**About race for life**
I suppose that most visitors to the race fo life site will know what it is they are accessing and so the "about us" tab is reserved for the final tab. And so.... here follows some of the more pertinent information;
Race for Life began in 1994 and is the largest female only fundraising event in the UK. Some take part in thankfulness to celebrate survival, others do so as a postive way to honour the memory of a loved one and others do so because it's a good incentive for developing a healthier lifestyle whilst doing something good. The common aim, though, is to raise money for Cancer Research UK's work to beat cancer. To date, 4.7 million women have raised over £370 million!
Although described as a race, most events are far from race like. About half of the entrants choose to walk the courses and enjoy the company of the day, although of course you can race away if you wish to.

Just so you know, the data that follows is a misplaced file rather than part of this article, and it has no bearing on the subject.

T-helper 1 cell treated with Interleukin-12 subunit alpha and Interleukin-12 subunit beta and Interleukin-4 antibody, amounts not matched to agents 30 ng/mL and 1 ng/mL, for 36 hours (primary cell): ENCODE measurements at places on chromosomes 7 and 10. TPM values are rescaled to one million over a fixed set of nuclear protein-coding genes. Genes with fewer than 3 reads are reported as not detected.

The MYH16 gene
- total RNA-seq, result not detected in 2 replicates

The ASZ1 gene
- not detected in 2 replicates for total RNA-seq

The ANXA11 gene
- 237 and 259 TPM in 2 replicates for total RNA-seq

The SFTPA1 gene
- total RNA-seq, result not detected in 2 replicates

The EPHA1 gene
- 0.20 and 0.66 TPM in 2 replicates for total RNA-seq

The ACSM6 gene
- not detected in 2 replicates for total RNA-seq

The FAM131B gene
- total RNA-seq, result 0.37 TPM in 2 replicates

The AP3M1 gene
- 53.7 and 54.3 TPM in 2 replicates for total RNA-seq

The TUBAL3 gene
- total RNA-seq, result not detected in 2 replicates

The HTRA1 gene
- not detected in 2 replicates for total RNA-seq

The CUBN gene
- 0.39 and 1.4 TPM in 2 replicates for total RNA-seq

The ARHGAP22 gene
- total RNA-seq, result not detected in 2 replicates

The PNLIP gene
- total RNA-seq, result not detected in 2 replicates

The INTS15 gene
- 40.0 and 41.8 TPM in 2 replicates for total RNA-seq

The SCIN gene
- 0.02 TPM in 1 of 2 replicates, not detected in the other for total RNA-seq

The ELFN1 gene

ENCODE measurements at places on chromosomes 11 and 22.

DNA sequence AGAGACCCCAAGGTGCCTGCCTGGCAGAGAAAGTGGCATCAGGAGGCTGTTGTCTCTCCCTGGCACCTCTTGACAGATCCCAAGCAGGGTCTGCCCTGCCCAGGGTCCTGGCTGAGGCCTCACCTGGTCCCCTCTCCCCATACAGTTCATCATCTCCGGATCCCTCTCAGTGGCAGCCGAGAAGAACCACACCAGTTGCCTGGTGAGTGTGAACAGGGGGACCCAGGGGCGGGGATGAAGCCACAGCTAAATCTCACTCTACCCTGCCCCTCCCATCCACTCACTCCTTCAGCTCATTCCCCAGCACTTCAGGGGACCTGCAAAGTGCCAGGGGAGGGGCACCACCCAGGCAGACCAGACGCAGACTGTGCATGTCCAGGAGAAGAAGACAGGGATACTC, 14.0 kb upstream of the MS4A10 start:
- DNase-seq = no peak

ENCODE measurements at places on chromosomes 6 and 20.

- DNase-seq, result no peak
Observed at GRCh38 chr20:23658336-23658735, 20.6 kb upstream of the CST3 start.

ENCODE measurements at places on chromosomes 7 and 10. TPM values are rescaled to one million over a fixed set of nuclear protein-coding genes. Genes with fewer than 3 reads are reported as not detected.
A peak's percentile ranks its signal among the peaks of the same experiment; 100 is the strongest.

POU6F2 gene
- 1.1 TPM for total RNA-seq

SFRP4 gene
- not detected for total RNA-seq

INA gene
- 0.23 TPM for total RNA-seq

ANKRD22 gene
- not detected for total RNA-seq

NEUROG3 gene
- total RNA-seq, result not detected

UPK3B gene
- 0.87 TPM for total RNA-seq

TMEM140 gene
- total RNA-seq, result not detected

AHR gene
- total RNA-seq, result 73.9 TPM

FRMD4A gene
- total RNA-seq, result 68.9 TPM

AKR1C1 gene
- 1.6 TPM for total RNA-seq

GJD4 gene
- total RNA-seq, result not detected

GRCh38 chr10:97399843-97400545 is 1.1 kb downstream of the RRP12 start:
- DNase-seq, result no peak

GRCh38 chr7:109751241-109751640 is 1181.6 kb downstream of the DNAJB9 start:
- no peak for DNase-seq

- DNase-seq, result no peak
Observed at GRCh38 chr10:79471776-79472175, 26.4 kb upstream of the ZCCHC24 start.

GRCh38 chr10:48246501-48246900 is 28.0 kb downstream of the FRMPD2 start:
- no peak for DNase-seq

There is plenty of information under this tab regarding research and survival improvement rates, plus a press centre and news of the soundtrack single produced to support the events.
If you haven't been persuaded yet, here are some of my daughter and my reasons for supporting the race for life:
* Cancer and loss of a loved one are devastating - cancer research is a leading force in finding life preservation and cures for many types of cancer.
* Public awareness of the need for this fundraising in order to ensure the research takes place is improved by the annual event and its coverage.